Nathan Grimm (@Nate_Grimm)

The Tampa Bay Buccaneers are the embodiment of the frustrating nature of the National Football League.

On the surface, the Bucs have the qualities of a playoff team – an above average offense capable of moving the ball and scoring points, and a defense that excels in stopping the run.

And up until a month ago, it looked as though they were just that. Sitting at 6-4 and with a home game against the division rival and league-leading Atlanta Falcons, the Bucs had the chance to control their own destiny.

Control their own destiny they have, in a way, but not for the better. The Buccaneers lost that game to the Falcons and proceeded to lose their next three as well, including losses the last two weeks to teams with records below .500.

Now at 6-8, the Bucs will be playing for pride when they face the Rams this weekend at Raymond James Stadium. That’s not to say the Buccaneers will lay down, though. Despite being frozen out of the postseason, the Bucs are still a threat to win every time they take the field.

It starts with an offense that has no shortage of playmakers. After a down 2011, quarterback Josh Freeman has had a resurgent season, throwing 25 touchdowns to just 12 interceptions. Freeman has an outside shot at getting to 4,000 passing yards for the first time in his career, and barring a really terrible game he will set a career high for passing yards in a season this Sunday.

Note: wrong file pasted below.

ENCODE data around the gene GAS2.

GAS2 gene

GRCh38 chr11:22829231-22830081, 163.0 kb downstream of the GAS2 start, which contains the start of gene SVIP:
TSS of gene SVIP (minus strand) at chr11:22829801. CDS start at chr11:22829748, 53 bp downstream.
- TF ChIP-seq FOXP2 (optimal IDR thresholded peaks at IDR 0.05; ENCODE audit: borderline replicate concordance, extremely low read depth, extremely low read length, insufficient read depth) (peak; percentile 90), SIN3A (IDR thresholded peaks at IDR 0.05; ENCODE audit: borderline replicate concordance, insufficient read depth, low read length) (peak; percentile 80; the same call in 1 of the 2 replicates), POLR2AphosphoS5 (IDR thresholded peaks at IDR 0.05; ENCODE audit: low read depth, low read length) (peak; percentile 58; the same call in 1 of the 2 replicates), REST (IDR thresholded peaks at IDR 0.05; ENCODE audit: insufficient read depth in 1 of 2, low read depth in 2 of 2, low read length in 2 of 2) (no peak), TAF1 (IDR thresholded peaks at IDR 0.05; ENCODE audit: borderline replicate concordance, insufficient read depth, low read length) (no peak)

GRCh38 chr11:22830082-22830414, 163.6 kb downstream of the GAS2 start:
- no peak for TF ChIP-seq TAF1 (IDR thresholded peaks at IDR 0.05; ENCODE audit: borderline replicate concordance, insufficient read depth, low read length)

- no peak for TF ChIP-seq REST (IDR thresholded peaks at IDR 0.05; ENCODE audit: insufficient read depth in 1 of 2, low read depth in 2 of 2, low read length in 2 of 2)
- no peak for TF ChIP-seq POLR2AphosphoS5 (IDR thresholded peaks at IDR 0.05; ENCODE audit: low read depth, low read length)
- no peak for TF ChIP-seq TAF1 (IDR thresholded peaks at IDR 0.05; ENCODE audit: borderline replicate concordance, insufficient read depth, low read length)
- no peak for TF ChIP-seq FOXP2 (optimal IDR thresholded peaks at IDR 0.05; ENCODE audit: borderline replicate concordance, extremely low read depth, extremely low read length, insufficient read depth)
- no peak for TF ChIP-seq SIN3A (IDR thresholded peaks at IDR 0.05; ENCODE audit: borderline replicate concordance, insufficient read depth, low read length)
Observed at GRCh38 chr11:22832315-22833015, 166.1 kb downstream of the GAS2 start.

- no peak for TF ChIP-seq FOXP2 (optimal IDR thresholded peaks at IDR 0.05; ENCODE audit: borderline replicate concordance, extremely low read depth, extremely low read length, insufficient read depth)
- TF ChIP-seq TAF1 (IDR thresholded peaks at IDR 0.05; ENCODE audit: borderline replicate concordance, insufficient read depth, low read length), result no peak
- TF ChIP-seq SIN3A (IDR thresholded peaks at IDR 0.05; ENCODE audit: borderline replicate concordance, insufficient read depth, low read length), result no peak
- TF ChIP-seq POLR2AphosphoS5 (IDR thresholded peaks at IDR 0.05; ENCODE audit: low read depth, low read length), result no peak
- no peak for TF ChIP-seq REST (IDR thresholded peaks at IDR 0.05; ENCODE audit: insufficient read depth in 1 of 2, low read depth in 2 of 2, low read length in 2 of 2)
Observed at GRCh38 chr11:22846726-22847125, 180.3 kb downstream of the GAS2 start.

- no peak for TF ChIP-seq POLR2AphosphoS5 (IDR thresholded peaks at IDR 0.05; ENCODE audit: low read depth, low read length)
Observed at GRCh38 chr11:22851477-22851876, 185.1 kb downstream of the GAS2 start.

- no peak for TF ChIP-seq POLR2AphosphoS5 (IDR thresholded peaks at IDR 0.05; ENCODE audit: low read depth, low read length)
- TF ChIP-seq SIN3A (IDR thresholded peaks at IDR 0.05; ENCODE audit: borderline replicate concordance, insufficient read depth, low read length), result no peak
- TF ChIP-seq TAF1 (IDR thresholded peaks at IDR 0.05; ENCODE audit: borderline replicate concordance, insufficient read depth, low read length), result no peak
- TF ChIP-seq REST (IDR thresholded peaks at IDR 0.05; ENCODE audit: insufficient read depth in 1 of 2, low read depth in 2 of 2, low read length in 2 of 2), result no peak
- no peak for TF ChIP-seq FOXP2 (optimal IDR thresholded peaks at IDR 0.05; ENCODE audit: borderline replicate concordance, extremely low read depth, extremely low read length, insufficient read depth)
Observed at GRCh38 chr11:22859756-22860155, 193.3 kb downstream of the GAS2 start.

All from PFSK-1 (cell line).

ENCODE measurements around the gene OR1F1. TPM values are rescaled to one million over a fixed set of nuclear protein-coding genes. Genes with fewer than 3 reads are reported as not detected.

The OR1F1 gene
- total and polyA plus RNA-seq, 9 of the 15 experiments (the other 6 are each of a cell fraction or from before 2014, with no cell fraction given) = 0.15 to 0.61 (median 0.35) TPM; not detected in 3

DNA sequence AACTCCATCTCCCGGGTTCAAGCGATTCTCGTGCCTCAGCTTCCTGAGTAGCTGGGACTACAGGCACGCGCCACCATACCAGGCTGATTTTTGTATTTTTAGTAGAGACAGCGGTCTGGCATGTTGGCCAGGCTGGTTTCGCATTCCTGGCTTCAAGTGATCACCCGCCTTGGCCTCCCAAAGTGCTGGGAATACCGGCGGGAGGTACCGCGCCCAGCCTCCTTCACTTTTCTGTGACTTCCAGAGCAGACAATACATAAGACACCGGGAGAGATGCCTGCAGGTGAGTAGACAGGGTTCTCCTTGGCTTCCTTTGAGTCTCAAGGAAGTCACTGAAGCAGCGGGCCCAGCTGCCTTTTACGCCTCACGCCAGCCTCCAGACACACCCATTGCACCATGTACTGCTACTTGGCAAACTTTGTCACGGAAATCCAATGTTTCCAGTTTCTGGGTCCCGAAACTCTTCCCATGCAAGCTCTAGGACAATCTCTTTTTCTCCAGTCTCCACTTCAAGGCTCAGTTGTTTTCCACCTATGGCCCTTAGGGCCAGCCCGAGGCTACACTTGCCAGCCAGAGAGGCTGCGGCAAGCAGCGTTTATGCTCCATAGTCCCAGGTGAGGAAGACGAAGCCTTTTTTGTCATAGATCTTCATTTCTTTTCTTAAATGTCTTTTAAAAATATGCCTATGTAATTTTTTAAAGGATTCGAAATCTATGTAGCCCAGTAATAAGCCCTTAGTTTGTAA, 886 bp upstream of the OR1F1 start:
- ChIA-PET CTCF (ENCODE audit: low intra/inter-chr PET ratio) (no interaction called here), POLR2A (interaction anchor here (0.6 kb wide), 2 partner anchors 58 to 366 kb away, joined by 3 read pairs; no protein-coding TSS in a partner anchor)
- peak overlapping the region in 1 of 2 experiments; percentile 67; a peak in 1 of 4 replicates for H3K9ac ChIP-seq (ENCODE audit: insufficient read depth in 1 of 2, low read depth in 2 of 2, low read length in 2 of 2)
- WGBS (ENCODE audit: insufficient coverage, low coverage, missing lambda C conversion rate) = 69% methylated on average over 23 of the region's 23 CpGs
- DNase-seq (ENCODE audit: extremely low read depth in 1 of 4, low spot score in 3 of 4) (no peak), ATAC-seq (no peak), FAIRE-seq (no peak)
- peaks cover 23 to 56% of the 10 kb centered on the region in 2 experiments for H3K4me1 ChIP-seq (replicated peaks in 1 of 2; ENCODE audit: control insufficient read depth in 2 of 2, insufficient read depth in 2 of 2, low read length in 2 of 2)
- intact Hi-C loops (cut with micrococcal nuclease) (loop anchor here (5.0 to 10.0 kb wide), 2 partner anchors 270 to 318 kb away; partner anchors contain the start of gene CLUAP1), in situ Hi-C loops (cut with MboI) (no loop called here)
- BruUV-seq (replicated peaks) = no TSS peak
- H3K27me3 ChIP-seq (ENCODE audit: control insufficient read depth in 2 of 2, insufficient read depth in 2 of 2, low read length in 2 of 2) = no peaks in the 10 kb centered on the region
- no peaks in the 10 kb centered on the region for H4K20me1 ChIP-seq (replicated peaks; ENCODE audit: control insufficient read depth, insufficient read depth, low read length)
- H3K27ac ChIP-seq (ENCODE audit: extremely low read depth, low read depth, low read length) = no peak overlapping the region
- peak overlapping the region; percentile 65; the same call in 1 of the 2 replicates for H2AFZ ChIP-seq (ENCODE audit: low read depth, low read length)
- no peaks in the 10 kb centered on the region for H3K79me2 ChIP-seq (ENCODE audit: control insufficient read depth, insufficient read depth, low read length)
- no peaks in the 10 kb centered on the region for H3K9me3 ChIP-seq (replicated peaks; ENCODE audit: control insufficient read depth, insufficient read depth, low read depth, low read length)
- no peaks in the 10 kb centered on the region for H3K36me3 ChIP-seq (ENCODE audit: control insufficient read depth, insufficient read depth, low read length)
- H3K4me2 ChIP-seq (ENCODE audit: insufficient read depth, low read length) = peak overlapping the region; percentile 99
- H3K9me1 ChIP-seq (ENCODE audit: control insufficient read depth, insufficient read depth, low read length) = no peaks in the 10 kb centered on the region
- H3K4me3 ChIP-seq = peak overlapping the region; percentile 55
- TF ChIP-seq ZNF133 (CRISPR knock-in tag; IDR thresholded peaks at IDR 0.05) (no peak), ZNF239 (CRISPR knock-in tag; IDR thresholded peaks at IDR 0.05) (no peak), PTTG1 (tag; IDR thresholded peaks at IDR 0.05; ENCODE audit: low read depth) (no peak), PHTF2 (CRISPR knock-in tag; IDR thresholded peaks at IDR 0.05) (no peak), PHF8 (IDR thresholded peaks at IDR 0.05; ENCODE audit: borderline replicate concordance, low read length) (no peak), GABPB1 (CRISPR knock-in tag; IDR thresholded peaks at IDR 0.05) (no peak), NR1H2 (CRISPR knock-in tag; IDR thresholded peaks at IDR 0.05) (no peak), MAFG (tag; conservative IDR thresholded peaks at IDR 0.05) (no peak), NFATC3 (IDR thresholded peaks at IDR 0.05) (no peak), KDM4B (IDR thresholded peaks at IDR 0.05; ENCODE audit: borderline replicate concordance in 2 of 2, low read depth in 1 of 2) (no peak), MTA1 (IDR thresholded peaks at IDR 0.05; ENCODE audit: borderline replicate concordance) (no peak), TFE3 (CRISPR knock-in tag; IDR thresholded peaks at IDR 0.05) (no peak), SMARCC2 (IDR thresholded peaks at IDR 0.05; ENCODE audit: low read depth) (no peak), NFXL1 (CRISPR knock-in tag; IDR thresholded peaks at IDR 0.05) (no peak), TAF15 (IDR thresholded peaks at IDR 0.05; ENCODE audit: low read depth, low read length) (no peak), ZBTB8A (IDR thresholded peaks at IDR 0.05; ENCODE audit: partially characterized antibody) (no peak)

Freeman’s bounceback year has been aided by the acquisition of one of the game’s best big-play receivers, Vincent Jackson. Jackson, who was signed to a five-year, $55.55 million contract in the offseason, is fifth in the NFL with 1,226 receiving yards. His 19.8 yards per reception is the most of any player with over 11 receptions.

Jackson is complemented by third-year receiver Mike Williams. Together, the pair has over 2,000 receiving yards and 15 touchdowns. In the backfield, rookie Doug Wilson has been a revelation, rushing for 1,250 yards and 10 touchdowns through his first 15 NFL games.

It’s on defense that Tampa Bay confounds. The Buccaneers are allowing a stout 83.3 rushing yards per game, best in the league, but pair that with a league-worst 310.6 passing yards allowed per game. The sum is good for 30th of the 32 teams in total yards allowed. The defense is also allowing 24.9 points per game, 22nd in the NFL.

Although the Rams are, by virtue of record, the better team in this matchup, there’s little question that the Buccaneers are capable of making this Sunday as uncomfortable for the Rams as the last.


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